The “Achchhe Din Anewale Hain” theme is also said to have generated good impact. Narendra Modi was accused of not interacting actively with media and shying away from interviews. He finally decided to change things and has given a string of interviews to various TV channels.

The Congress party has looked on the backfoot since the very beginning. Even after popular demand within ranks, the party decided against naming Rahul as its PM candidate. There is strong anti-incumbency and the Congress brass knew it well. It shunned the Aam Aadmi theme and switched to “Bharat ke majboot haath” tagline.

Attack is the best defence seems to be the crux of the Congress campaign. The party has been targeting Modi left, right and centre. The attack line went a bit too far when a video showed a Congress candidate talk of cutting Modi into tiny pieces. He was arrested and then released on bail.

Senior Congress leaders have been sowing doubts in the minds of people about the Gujarat Model and trash it completely. The party accuses Modi of being divisive and anti-minorities.

One striking feature of the Congress campaign is that PM Manmohan Singh has been relegated to the background. This seems deliberate as he was the face of the successive UPA governments.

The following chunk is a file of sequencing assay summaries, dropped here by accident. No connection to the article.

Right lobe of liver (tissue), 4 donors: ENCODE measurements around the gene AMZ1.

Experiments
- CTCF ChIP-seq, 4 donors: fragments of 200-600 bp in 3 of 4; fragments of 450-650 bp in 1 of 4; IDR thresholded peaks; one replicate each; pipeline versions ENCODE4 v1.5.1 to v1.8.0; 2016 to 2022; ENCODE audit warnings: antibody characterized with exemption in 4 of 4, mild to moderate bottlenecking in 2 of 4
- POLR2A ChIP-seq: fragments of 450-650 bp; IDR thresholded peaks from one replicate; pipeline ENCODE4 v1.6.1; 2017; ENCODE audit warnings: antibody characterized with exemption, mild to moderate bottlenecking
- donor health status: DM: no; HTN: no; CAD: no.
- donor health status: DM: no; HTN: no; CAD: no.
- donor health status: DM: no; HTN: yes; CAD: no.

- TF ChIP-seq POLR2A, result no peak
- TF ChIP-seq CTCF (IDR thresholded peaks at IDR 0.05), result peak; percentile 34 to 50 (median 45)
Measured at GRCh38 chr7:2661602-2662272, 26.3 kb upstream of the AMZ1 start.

After the Times Now fiasco, Rahul Gandhi has been again giving interviews to TV channels and has been stressing on RTI and other “empowering” laws. Rahul has been trying to puncture the Modi wave as an hot air balloon and terms the Gujarat Model as toffee model.

A take on the toffee model | Cartoon: Mysay.in

Cartoon: Jack

The Congress party saw growing craze for Modi and Sonia Gandhi in a 2-minute ad appealed to people to not fall for leaders with divisive ideologies.

Of late, Priyanka Gandhi has also pitched in for the Congress and tried to use emotions while denying any wrongdoing on her husband’s part in land deals. She is also targeting Modi and is getting prominent coverage in both print and electronic media.